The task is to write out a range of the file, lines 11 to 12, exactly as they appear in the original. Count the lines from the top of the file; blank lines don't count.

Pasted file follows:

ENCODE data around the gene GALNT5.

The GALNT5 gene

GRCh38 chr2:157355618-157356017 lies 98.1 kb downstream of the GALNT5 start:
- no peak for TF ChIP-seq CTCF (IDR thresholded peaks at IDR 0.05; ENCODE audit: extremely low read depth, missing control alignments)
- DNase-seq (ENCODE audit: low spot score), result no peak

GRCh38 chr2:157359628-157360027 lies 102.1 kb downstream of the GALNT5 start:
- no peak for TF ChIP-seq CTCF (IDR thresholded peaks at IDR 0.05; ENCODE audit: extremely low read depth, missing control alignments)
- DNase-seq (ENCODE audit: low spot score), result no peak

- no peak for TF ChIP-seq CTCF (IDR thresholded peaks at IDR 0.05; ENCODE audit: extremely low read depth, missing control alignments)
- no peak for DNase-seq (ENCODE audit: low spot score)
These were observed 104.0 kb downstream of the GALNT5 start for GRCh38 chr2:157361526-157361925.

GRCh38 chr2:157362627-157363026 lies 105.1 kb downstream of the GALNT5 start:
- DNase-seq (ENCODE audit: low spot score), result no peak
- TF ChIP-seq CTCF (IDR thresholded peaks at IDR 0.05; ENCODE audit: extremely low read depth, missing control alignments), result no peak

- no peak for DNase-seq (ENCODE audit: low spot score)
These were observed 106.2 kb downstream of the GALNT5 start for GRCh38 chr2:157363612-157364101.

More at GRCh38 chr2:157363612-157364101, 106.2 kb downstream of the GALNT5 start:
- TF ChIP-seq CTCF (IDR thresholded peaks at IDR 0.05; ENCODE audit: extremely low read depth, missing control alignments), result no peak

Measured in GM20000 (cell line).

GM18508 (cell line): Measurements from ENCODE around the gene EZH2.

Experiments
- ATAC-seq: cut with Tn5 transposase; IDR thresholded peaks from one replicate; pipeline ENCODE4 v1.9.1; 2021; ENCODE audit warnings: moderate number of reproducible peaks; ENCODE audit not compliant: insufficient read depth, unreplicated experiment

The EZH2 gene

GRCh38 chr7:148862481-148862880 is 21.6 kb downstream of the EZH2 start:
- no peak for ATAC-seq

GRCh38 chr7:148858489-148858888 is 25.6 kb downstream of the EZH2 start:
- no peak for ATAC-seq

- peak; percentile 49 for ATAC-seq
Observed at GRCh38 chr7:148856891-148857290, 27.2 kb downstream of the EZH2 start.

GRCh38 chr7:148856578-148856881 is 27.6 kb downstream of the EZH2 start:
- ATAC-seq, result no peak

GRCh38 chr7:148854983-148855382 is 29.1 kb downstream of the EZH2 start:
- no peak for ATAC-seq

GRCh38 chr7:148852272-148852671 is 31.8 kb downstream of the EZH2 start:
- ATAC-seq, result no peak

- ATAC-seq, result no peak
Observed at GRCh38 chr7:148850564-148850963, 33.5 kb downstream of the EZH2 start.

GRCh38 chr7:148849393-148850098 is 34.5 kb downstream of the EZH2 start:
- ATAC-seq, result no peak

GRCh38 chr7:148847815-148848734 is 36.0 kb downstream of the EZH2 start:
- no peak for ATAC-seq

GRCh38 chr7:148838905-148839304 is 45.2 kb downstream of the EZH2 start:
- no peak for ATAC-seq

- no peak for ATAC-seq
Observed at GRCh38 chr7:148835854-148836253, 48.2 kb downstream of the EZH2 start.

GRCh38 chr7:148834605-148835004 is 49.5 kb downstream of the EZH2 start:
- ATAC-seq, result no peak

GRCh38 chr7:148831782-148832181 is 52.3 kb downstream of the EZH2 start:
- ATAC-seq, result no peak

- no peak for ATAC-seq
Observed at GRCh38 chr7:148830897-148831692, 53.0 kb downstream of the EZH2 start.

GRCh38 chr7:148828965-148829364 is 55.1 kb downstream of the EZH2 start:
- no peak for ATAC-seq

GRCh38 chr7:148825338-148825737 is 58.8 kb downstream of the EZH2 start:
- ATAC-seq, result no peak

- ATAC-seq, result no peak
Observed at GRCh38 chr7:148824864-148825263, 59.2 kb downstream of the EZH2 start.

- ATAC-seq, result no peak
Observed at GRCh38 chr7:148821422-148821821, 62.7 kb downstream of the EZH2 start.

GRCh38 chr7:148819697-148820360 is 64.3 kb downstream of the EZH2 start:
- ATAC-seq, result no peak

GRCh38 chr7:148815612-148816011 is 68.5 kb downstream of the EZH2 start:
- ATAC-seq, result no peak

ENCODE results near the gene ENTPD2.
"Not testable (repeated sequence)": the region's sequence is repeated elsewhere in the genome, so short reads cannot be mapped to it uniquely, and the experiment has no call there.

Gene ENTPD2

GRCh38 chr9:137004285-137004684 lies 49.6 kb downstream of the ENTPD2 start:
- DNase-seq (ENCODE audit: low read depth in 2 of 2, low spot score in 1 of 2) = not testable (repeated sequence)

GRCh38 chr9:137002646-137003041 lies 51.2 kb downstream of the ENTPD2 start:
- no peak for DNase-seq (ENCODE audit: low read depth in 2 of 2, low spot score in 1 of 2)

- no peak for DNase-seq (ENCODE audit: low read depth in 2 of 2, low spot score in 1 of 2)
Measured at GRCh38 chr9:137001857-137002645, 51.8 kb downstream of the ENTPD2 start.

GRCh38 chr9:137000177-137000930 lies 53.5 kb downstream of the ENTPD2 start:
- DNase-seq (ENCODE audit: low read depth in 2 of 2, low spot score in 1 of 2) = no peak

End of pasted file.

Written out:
These were observed 104.0 kb downstream of the GALNT5 start for GRCh38 chr2:157361526-157361925.

GRCh38 chr2:157362627-157363026 lies 105.1 kb downstream of the GALNT5 start: